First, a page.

Events, Research

Competition improves research graduates’ communication skills

March 04, 2019

Western Education students participated in the Three Minute Thesis competition. From left, Mohammed Estaiteyeh, Maryam Koozehkanani, Mikayla Jeffery, Kayla Edwards, Angela Celebre and Anh Le.

Taking years of research and describing it, including its impact, in 180 seconds. That was the graduate students’ challenge in the Three Minute Thesis competition.

Six graduate students from the Faculty of Education competed in a heat against participants from the Faculty of Information and Media Studies, Arts and Humanities, Law, Music, Social Science and Ivey Business School.

The following Western Education competitors described their thesis to the audience and judging panel:

  • Maryam Koozehkanani – Investigating the Design of an Aesthetic Mathematical Experience
  • Anh Le – Autonomy of Public Universities
  • Mohammed Estaiteyeh – One Size Doesn’t Fit All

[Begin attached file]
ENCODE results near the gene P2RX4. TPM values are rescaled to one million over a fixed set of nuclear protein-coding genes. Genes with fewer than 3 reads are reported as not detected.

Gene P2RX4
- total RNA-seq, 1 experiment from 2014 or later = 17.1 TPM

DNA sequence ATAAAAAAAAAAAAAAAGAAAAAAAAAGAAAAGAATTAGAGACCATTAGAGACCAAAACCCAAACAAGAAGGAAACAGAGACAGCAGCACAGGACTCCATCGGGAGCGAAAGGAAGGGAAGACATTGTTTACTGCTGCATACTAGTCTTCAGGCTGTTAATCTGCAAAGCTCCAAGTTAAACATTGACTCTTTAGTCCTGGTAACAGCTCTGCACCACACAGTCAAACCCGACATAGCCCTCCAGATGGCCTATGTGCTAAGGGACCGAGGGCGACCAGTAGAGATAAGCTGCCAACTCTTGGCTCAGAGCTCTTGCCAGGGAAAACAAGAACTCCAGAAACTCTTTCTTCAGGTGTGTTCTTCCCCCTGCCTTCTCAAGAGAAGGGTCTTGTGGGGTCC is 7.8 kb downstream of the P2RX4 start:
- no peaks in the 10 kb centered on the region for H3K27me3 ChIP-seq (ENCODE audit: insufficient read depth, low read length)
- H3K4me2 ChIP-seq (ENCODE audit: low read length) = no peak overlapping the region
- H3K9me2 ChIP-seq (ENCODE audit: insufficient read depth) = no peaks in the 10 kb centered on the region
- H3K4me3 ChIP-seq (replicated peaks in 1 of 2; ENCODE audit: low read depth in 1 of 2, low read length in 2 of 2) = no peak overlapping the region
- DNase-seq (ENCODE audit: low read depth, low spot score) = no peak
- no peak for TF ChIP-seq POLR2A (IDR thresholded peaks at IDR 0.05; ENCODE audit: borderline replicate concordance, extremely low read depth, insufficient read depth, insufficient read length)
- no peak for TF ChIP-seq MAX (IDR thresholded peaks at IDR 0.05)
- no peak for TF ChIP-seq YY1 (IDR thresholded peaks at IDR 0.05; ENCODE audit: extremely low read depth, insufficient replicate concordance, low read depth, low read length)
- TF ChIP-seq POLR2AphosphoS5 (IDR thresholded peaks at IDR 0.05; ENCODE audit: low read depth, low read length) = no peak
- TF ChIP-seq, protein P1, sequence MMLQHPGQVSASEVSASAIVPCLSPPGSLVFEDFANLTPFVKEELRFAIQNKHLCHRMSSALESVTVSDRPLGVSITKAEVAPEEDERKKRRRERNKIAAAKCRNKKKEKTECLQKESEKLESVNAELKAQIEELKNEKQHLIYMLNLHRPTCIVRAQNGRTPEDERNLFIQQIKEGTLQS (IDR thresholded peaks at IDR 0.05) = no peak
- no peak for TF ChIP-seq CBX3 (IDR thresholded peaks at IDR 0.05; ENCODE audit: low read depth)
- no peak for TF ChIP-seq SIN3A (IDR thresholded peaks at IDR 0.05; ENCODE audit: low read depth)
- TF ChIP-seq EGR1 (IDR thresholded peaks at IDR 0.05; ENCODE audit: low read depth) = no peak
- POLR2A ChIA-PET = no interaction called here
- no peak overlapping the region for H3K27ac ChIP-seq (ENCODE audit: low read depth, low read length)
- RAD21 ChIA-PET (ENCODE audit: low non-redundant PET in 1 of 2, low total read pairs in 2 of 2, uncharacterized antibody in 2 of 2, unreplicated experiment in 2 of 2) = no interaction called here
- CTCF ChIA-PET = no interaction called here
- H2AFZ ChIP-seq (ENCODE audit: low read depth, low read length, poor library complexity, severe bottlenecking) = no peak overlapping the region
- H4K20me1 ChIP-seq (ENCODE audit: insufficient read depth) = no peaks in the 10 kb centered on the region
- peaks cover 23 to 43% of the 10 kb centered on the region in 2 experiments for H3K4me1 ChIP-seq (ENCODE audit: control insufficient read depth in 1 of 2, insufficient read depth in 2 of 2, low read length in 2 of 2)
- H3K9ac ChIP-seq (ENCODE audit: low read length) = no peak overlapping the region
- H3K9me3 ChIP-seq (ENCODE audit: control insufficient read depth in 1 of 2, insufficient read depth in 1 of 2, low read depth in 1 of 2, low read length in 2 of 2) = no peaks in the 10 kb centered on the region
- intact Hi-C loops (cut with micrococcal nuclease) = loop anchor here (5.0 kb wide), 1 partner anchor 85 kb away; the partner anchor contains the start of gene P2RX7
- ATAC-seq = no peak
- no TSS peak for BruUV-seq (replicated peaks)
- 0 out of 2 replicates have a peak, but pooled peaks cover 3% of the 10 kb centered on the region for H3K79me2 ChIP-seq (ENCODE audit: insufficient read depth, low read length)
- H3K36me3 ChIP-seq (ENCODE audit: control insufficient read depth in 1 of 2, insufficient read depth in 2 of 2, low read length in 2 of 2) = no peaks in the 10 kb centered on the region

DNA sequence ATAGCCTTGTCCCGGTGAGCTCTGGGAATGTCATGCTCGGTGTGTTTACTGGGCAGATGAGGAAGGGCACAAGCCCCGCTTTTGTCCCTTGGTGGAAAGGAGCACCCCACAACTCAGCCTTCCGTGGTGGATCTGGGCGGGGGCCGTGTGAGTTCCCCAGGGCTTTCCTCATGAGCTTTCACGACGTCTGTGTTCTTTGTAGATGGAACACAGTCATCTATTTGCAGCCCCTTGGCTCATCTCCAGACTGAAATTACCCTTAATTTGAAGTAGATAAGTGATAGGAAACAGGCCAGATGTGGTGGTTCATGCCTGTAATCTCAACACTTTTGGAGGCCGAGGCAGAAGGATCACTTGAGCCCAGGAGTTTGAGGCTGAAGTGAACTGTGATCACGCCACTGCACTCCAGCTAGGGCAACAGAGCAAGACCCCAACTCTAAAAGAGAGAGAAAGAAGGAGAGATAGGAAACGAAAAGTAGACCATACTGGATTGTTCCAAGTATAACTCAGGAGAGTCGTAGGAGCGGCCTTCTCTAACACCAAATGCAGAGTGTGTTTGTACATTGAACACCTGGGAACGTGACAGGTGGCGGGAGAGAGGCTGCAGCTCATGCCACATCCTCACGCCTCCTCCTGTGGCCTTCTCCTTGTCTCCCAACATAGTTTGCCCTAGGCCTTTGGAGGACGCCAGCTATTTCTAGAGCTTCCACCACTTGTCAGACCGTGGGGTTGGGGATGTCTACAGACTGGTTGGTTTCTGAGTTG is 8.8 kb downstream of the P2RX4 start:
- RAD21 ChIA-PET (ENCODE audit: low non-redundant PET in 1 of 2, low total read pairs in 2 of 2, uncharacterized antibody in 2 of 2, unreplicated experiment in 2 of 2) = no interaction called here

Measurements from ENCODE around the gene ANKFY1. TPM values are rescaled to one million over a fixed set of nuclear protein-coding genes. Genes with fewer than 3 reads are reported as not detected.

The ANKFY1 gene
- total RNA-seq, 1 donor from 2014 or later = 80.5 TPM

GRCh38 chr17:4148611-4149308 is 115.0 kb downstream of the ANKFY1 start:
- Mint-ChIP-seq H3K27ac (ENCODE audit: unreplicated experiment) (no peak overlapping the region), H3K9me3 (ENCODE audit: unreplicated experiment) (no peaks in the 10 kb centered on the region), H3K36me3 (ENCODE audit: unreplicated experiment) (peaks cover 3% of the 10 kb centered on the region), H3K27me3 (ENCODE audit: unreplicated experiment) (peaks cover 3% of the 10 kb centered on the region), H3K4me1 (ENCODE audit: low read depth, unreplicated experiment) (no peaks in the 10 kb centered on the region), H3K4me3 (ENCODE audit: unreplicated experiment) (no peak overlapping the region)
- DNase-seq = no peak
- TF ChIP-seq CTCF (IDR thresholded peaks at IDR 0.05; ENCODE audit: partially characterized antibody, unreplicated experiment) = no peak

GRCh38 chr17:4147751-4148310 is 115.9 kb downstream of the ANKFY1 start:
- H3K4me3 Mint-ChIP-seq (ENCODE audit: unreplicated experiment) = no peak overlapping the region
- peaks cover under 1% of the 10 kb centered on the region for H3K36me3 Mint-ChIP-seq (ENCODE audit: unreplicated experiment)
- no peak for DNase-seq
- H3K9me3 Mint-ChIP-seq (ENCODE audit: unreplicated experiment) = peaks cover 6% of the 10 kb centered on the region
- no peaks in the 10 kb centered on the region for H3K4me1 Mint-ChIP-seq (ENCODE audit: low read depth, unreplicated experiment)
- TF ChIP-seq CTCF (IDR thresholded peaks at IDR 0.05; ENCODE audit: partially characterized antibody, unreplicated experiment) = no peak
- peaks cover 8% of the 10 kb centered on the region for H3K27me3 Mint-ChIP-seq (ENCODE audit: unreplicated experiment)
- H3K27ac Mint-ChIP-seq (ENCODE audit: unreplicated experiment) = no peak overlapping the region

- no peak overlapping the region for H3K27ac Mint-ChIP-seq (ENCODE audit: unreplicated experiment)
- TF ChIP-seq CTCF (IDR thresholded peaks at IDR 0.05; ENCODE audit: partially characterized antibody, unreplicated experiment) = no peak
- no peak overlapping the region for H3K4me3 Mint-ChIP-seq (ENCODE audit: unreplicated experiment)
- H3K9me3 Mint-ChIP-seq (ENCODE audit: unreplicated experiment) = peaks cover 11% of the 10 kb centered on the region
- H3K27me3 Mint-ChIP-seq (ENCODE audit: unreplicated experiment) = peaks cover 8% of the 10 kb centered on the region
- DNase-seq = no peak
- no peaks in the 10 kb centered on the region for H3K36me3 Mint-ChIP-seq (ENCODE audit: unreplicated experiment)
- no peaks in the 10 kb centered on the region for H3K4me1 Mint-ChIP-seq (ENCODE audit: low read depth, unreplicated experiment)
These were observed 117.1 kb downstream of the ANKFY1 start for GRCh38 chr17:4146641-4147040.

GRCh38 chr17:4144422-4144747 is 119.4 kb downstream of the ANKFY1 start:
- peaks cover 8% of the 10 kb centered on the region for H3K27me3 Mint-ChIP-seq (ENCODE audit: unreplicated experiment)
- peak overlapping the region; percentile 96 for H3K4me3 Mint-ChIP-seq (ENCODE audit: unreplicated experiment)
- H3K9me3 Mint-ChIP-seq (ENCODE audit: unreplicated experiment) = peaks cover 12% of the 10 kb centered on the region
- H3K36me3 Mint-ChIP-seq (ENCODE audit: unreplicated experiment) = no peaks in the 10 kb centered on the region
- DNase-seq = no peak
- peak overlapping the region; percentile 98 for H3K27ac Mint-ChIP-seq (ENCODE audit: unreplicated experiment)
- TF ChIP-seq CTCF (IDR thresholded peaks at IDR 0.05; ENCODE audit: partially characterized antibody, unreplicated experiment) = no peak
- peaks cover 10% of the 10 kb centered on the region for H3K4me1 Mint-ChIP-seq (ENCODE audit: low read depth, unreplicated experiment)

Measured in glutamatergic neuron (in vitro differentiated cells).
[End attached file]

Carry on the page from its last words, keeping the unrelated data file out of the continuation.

• Angela Celebre – A Better Path Forward for Child and Youth Development
  • Kayla Edwards – Peer’s Perspectives on the Social Exclusion of Children with Behavioural Difficulties
  • Mikayla Jeffery – School Success After Trauma: Examining the Parallels Among Trauma, Bullying and School Disruption

The Three Minute Thesis is a research communication competition where graduate students present their research and its impact to a panel of non-specialist judges and peers.

“I thought it was a cool challenge,” said Celebre. “It’s different than how we’re typically asked to present our work. It was a challenge to present your work in three minutes and make it meaningful for a wider audience.”

The contest develops students’ academic, presentation and research communication skills.

“I thought it would be a good experience in terms of being able to present my research and figure out what is the important part of what I’m doing for someone who isn’t in Education and who isn’t in my field,” said Edwards.

Students also learn networking skills and develop confidence in their communication skills that can help them when they enter the workforce.

“You feel a little bit stressed just before you speak,” said Estaiteyeh. “However, once you’re here, you forget about everything and you just do it.”

The University of Queensland, Australia created the competition. The first one was held in 2008 and the first international competition began in 2010. Western University hosted its first competition in April 2012.

The top 20 finalists will be announced later this week. The final takes place on Thursday, March 21 at 7 p.m. at the Wolf Performance Hall in the London Public Library.